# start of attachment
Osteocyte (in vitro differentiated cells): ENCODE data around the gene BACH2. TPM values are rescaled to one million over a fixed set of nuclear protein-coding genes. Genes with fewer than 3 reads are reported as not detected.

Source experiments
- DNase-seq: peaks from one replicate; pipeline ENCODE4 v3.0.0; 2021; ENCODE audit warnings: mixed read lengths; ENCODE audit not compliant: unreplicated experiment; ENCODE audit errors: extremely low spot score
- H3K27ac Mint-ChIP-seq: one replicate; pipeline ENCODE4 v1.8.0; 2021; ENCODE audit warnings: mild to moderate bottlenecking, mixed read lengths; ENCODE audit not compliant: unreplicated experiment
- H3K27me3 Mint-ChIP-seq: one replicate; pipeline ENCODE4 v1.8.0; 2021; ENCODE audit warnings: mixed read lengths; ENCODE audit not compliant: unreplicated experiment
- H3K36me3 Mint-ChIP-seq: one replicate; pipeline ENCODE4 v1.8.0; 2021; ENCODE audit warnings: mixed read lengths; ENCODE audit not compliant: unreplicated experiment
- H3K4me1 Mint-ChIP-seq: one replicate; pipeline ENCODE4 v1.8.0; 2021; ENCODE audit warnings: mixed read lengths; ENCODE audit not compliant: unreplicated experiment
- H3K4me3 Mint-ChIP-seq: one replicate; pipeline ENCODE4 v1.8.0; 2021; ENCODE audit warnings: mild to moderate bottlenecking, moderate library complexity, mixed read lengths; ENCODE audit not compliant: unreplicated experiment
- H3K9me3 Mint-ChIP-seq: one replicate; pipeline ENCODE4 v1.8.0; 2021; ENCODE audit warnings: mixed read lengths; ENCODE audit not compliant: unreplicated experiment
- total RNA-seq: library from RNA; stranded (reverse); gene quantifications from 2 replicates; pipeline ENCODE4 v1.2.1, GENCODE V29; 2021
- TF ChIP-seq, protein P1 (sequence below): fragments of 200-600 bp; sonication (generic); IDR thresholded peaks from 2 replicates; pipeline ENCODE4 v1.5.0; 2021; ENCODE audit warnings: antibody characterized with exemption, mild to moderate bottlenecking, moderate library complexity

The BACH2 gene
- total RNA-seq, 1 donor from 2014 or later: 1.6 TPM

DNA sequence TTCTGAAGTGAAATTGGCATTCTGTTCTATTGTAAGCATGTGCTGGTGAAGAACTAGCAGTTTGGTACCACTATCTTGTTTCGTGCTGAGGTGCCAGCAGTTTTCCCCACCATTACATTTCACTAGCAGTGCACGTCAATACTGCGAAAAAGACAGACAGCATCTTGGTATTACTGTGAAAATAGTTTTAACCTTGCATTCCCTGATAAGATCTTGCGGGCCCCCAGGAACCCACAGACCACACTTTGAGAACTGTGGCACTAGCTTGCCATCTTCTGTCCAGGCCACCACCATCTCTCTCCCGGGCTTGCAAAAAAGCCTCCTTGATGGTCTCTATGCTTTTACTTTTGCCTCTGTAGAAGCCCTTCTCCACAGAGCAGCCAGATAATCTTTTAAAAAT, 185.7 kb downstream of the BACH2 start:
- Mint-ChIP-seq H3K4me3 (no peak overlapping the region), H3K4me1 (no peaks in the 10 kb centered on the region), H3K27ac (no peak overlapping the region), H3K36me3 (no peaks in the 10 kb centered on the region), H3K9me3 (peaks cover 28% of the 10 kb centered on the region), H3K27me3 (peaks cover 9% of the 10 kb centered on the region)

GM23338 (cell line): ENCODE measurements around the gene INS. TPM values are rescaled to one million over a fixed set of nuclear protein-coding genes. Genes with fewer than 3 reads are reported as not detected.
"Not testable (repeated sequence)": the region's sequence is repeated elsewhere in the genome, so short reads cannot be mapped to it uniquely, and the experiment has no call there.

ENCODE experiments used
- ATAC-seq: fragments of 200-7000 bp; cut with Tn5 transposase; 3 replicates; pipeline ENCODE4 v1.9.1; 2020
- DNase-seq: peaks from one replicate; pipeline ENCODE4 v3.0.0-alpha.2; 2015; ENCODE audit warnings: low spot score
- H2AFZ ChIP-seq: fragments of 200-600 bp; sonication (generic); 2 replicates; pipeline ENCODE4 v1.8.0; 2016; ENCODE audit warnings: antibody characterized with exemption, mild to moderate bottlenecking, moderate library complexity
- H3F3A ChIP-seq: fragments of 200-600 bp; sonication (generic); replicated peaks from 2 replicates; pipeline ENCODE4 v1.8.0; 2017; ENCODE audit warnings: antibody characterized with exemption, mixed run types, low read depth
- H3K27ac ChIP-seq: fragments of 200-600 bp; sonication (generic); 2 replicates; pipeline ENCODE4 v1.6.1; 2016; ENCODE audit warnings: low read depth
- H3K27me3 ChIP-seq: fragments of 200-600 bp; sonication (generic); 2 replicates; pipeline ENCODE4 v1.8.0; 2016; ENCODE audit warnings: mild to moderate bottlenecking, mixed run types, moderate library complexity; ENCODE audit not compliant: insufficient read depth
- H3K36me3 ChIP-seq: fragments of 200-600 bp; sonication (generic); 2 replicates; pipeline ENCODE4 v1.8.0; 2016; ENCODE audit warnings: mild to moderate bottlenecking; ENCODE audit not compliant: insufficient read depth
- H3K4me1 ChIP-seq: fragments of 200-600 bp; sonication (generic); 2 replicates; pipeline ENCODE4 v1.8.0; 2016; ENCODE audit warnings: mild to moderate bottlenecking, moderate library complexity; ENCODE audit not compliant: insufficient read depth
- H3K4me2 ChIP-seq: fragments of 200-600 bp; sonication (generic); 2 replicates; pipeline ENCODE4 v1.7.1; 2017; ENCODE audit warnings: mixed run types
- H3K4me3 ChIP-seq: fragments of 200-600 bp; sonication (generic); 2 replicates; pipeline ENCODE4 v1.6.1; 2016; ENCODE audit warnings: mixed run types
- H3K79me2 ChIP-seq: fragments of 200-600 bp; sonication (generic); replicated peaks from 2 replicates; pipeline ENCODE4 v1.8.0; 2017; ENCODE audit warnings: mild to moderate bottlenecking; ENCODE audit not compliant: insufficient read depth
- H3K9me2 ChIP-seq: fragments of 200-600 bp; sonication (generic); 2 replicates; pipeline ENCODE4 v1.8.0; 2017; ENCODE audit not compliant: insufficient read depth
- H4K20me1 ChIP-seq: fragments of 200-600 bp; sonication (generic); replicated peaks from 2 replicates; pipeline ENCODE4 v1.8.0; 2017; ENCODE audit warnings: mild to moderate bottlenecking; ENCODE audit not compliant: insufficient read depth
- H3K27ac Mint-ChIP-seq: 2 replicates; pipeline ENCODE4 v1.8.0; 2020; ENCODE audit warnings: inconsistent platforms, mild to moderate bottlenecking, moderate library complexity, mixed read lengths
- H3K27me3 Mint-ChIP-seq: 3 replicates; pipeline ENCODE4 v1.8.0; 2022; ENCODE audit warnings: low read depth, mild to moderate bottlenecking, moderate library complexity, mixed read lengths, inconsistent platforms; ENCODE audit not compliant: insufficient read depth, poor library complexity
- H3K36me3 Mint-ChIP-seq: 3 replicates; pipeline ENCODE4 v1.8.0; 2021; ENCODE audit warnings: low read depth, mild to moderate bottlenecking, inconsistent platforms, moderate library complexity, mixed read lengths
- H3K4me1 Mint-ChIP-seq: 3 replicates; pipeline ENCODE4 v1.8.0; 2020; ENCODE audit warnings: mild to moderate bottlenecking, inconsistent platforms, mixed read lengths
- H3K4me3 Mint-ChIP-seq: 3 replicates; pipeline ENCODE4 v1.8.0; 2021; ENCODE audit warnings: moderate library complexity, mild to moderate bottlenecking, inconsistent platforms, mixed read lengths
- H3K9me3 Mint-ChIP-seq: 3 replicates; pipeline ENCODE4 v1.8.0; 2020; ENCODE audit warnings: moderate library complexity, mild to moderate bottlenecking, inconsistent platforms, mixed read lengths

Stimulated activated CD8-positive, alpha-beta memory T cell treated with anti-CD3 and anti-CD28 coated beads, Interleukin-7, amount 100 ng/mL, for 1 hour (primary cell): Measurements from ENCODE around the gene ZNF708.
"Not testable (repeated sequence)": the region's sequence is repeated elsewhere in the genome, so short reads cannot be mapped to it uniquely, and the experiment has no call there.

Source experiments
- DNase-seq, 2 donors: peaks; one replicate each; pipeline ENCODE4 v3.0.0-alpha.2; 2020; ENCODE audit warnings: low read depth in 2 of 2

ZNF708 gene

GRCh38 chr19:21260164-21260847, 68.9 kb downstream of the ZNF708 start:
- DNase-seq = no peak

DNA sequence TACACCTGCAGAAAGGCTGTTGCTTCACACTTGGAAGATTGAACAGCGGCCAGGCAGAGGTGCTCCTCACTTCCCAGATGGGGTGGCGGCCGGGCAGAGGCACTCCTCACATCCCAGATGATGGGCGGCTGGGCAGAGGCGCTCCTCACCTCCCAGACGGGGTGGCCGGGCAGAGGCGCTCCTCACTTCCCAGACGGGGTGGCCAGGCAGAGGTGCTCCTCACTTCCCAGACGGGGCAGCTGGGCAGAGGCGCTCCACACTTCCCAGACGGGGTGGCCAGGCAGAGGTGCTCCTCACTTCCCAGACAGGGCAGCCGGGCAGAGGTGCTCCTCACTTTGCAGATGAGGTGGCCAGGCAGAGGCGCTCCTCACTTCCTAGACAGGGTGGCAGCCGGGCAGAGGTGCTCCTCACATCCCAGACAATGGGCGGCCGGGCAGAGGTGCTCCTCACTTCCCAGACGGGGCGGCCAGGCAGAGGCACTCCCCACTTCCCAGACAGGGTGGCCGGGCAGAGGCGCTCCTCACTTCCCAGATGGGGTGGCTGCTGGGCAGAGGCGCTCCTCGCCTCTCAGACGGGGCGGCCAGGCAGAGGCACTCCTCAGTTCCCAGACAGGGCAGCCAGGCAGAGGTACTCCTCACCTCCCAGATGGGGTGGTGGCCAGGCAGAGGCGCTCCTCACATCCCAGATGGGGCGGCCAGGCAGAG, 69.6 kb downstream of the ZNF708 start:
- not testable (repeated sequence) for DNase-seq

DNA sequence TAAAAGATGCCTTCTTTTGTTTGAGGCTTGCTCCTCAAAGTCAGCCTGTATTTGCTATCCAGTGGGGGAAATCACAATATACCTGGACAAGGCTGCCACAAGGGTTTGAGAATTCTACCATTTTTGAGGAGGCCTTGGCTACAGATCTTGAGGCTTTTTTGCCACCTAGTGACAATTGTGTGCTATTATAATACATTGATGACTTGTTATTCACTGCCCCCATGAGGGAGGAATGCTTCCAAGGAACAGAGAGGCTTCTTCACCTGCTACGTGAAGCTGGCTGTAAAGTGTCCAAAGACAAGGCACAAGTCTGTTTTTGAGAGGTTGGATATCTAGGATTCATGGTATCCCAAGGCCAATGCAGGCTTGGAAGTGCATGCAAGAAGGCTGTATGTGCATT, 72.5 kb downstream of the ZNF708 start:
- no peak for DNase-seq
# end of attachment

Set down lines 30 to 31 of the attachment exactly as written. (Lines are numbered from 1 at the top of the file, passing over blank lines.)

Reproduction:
- H3K9me2 ChIP-seq: fragments of 200-600 bp; sonication (generic); 2 replicates; pipeline ENCODE4 v1.8.0; 2017; ENCODE audit not compliant: insufficient read depth
- H4K20me1 ChIP-seq: fragments of 200-600 bp; sonication (generic); replicated peaks from 2 replicates; pipeline ENCODE4 v1.8.0; 2017; ENCODE audit warnings: mild to moderate bottlenecking; ENCODE audit not compliant: insufficient read depth